Student Life and Services in Masters Programmes
Student life during a Masters degree programme can be as rich and rewarding as the coursework itself provided you take advantage of the vast array of services offered by the university you select. From residential experiences to extracurricular clubs, you can immerse yourself in a city’s local culture while studying to have a global impact in your chosen field of study.
Your choice of a home away from home can have a huge impact on your quality of life during your Masters studies. Residential facilities vary greatly among universities, but there is an abundance of information online to help you sort out your options. HEC Paris offers more traditional housing, with over 1,500 individual accommodations and apartments for its students, complete with on-site restaurants, sports facilities, and a wooded park and lake.
Not all universities have on-site housing. In such a case, you will have to find long-term housing near the university you have chosen. Many schools, like EADA Business School in Barcelona, have staff to assist you in finding the right accommodations for your stay. This might mean renting a small house or apartment just for you or finding one or more roommates to help share the cost.
With a little bit of luck, you could find yourself at The Sydney Conference and Training Centre, which offers limited accommodations for students of the graduate school at UNSW. Living in a conference centre may not seem glamourous until you read that it’s “located on 9 acres of peaceful secluded gardens overlooking the ocean…”
A university’s extracurricular activities are a good measure of the type of environment it provides for its students. While it is true that you can pursue any local activities on your own, student-organised clubs keep you involved with the university and your fellow students, offering many advantages that others do not. A greater number of members means more and better opportunities, so social clubs and special-interest groups are always eager for new members. And if there is no club representing your specific interest, a university environment that emphasises student participation is likely going to offer resources like on-campus meeting places and avenues for publicity if you want to start your own.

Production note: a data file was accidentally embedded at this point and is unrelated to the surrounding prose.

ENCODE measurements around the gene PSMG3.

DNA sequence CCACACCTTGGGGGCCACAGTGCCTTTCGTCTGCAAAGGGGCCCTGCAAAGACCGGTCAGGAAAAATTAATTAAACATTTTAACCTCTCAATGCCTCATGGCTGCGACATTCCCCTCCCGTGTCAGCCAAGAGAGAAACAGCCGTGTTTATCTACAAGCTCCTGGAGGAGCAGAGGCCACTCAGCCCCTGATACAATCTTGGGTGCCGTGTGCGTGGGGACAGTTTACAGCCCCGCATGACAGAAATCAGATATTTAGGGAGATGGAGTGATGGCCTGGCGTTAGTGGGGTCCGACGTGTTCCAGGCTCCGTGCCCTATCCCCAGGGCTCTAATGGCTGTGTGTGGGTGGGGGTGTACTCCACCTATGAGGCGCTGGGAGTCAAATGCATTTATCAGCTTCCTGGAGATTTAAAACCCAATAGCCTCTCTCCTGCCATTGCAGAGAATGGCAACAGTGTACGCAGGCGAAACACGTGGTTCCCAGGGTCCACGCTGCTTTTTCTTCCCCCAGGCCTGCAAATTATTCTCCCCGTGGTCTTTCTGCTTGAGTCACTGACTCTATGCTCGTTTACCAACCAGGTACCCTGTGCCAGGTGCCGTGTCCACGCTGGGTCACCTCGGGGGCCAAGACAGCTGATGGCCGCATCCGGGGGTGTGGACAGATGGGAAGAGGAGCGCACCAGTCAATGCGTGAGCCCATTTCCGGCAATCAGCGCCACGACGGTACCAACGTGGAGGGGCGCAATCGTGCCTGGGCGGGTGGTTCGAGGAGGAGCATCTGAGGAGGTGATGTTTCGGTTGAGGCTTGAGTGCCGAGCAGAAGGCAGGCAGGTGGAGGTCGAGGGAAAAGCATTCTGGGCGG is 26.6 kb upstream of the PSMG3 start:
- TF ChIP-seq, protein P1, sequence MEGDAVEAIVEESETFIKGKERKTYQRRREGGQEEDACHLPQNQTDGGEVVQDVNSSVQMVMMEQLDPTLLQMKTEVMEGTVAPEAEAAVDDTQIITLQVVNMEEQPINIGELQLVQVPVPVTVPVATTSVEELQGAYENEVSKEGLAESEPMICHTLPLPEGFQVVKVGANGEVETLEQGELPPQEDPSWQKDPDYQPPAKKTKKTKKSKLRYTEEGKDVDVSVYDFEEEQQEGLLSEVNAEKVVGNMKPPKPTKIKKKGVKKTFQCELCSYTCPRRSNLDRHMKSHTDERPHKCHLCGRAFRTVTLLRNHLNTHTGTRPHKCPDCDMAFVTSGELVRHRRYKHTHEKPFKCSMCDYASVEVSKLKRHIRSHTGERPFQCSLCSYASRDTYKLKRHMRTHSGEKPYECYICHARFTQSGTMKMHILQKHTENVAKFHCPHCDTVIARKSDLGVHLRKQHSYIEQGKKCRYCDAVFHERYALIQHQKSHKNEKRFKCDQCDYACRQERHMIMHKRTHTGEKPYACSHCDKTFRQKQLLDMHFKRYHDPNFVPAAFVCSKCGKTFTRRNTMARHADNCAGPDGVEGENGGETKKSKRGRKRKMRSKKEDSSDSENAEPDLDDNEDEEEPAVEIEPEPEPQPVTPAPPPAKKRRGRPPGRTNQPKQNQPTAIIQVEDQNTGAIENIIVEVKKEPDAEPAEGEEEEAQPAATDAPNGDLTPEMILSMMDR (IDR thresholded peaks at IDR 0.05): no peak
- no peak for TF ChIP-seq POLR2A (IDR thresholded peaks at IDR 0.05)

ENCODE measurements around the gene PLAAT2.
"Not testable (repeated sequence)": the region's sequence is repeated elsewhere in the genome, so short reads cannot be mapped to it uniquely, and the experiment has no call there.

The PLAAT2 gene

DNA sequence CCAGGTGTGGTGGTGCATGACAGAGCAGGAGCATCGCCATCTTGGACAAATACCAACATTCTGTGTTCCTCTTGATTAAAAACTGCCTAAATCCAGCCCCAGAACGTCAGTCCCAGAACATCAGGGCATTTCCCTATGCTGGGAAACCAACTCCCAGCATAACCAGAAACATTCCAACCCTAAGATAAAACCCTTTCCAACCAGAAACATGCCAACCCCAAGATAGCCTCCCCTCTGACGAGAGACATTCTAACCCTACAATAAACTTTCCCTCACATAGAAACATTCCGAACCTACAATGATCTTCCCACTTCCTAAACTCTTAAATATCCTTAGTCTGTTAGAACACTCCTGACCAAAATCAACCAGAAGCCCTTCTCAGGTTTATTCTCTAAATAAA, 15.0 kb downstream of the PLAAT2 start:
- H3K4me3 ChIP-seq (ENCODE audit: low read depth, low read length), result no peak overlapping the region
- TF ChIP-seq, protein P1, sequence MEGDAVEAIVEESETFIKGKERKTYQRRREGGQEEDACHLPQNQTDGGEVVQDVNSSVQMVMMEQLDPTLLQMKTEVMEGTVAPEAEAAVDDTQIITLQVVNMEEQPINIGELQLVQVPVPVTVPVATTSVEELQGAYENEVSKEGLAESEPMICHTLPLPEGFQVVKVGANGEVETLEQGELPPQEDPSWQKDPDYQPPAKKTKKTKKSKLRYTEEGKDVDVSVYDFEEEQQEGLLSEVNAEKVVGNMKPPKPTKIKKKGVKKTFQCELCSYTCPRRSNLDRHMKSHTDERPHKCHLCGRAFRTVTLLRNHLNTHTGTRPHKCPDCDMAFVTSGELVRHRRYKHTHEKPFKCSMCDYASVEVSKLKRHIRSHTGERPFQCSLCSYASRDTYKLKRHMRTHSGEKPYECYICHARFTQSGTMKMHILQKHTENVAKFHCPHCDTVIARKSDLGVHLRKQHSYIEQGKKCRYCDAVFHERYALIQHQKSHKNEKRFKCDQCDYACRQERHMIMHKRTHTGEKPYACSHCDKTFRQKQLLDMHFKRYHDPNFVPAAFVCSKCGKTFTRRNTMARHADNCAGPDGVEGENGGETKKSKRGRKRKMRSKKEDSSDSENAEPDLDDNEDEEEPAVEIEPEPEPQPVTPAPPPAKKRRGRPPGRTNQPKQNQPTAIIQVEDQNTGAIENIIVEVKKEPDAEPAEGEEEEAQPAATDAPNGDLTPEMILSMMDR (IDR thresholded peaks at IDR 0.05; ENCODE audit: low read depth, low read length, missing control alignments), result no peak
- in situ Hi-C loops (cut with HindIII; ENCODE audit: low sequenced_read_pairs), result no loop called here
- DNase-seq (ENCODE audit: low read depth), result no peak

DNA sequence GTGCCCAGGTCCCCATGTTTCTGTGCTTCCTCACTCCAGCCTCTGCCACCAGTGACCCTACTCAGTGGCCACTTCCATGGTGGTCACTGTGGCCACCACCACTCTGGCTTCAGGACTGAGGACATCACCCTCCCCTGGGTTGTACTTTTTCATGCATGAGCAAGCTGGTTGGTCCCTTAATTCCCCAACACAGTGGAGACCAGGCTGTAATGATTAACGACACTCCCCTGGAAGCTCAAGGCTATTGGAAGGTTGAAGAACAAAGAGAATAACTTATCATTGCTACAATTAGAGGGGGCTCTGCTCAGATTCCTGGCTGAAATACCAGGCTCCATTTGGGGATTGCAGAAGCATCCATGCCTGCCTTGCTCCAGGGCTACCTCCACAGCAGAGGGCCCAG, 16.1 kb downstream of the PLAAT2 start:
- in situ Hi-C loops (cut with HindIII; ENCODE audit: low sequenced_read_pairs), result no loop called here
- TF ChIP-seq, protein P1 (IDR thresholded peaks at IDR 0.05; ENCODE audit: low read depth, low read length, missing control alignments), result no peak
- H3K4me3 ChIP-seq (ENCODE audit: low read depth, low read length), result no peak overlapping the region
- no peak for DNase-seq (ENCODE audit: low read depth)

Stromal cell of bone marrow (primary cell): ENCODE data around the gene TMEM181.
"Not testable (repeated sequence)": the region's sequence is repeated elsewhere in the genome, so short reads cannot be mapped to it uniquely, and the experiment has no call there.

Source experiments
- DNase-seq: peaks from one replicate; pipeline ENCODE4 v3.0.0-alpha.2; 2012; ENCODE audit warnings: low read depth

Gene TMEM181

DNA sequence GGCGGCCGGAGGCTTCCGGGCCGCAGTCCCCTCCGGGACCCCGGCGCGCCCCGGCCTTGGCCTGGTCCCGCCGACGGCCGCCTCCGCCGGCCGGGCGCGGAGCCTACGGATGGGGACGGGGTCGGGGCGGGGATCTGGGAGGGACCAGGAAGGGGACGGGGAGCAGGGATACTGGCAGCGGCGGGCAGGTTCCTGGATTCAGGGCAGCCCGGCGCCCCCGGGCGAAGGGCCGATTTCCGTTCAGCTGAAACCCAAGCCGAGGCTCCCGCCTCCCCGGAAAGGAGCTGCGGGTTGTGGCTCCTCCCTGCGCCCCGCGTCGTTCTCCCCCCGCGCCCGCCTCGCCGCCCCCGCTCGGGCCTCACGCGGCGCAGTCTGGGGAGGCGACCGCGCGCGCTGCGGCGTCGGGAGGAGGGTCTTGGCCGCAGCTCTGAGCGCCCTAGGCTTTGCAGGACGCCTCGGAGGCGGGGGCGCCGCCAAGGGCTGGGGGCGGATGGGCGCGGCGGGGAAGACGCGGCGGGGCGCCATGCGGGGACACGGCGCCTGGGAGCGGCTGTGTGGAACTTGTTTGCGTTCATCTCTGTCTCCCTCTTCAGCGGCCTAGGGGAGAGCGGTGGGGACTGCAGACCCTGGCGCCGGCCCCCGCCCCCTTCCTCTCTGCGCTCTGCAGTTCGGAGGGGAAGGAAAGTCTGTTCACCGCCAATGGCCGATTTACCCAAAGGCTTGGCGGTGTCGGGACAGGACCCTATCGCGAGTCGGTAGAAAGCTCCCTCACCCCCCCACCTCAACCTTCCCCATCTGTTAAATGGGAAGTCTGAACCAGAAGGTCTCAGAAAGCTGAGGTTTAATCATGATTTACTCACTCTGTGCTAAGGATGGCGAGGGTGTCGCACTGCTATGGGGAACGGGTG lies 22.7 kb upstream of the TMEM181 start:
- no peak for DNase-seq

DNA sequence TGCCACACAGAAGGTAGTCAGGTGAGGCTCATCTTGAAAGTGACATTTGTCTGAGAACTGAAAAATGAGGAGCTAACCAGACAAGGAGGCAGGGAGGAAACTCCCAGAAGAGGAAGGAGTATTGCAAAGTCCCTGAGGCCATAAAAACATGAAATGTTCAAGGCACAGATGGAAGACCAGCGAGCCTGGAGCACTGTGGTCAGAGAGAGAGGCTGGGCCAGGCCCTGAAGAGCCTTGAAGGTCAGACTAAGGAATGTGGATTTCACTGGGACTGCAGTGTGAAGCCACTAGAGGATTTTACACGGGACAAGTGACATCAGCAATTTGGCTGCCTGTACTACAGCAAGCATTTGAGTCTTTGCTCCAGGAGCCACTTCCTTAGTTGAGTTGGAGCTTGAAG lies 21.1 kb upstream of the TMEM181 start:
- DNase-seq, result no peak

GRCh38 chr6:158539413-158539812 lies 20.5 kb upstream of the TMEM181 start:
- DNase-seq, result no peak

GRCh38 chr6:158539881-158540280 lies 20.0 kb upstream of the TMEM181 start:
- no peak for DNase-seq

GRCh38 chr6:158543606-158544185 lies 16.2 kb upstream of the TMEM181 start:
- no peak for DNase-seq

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Special-interest groups discuss and participate in topics like photography, sports, and dance. Regional groups accept members from a particular nation, region, or culture to allow international students a place to feel secure and engaged. The Wharton School at the University of Pennsylvania in the U.S.A. offers more than 75 different clubs.
Since Masters programme students crave a higher educational experience, professional groups that connect students with similar career interests are prevalent as well. For example, UNSW in Sydney offers clubs dedicated to marketing, women in leadership, and entrepreneurship, among others.
As a Masters programme student, you are on the precipice of a potentially long and rewarding career in your field. Many universities take great pride in offering their students career placement assistance by fostering partnerships with corporations and close relationships with recruiters. HEC Paris hopes that the opportunities it creates for students to participate in research projects with its corporate partners turn into viable job options.
Student life from an alumni perspective
Sometimes the staff and faculty cannot offer a comprehensive picture of what student life on campus is like. That’s when you can turn to alumni. Many universities with Masters programmes in business make alumni connections easy for potential students to access. For example, the London Business School has an ambassador programme for graduates of Masters in finance and management to offer potential students help with orientation and other questions. These types of universities also typically have alumni all around the world. HEC alumni number nearly 50,000 in over 100 countries.
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Internships and off-site experiences
The time you spend in a Masters programme is often a cultural experience all on its own, but especially so if you decide to venture far from home into a another country or even onto another continent. There are many options for great business programmes around the globe, and many include internships that allow you to experience your career from inside a business. The Wharton School even allows you to spend a study semester on the West Coast of the US, giving you a wide perspective of life on the North American continent.
In addition to internships and student-run clubs and activities, take some time to experience the culture away from academics and the local nightlife. This will give you some perspective of what life would be like for you after leaving the university. You may find the area like a second home to you and decide to pursue a career there.
Many Masters programme selection websites and rankings do not evaluate much about student life beyond diversity statistics, so it is important that you consider your environment when selecting a university. Additional research is always worthwhile.